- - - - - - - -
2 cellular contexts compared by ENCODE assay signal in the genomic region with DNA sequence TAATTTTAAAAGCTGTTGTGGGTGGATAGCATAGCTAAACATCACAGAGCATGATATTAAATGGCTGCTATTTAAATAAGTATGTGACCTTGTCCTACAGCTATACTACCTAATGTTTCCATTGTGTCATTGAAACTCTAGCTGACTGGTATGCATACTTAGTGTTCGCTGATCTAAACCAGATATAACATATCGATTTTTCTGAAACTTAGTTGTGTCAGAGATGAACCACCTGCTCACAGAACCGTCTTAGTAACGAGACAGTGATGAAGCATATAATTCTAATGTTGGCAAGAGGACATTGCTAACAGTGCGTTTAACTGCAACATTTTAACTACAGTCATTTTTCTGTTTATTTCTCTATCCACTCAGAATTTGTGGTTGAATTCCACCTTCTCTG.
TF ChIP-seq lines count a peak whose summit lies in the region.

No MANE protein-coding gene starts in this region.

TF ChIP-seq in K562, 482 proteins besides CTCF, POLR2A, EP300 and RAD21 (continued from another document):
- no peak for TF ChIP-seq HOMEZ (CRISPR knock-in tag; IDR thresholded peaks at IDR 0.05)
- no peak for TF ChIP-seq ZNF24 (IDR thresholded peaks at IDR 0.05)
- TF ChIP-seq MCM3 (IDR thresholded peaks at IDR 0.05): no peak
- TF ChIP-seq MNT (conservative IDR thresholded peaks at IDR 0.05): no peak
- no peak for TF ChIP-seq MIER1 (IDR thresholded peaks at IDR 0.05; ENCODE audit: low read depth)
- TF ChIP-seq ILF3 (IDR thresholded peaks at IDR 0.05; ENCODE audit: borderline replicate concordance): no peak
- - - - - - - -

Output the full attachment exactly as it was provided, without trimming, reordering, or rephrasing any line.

2 cellular contexts compared by ENCODE assay signal in the genomic region with DNA sequence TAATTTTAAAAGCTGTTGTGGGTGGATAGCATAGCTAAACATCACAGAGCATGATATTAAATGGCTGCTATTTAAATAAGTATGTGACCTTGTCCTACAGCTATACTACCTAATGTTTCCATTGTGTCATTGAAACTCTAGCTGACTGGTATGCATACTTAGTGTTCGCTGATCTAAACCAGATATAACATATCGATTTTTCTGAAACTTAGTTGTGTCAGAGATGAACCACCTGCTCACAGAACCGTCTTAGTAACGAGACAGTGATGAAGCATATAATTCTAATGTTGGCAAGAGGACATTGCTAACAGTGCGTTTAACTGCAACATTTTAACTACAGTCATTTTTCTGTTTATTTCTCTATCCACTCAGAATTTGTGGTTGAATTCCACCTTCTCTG.
TF ChIP-seq lines count a peak whose summit lies in the region.

No MANE protein-coding gene starts in this region.

TF ChIP-seq in K562, 482 proteins besides CTCF, POLR2A, EP300 and RAD21 (continued from another document):
- no peak for TF ChIP-seq HOMEZ (CRISPR knock-in tag; IDR thresholded peaks at IDR 0.05)
- no peak for TF ChIP-seq ZNF24 (IDR thresholded peaks at IDR 0.05)
- TF ChIP-seq MCM3 (IDR thresholded peaks at IDR 0.05): no peak
- TF ChIP-seq MNT (conservative IDR thresholded peaks at IDR 0.05): no peak
- no peak for TF ChIP-seq MIER1 (IDR thresholded peaks at IDR 0.05; ENCODE audit: low read depth)
- TF ChIP-seq ILF3 (IDR thresholded peaks at IDR 0.05; ENCODE audit: borderline replicate concordance): no peak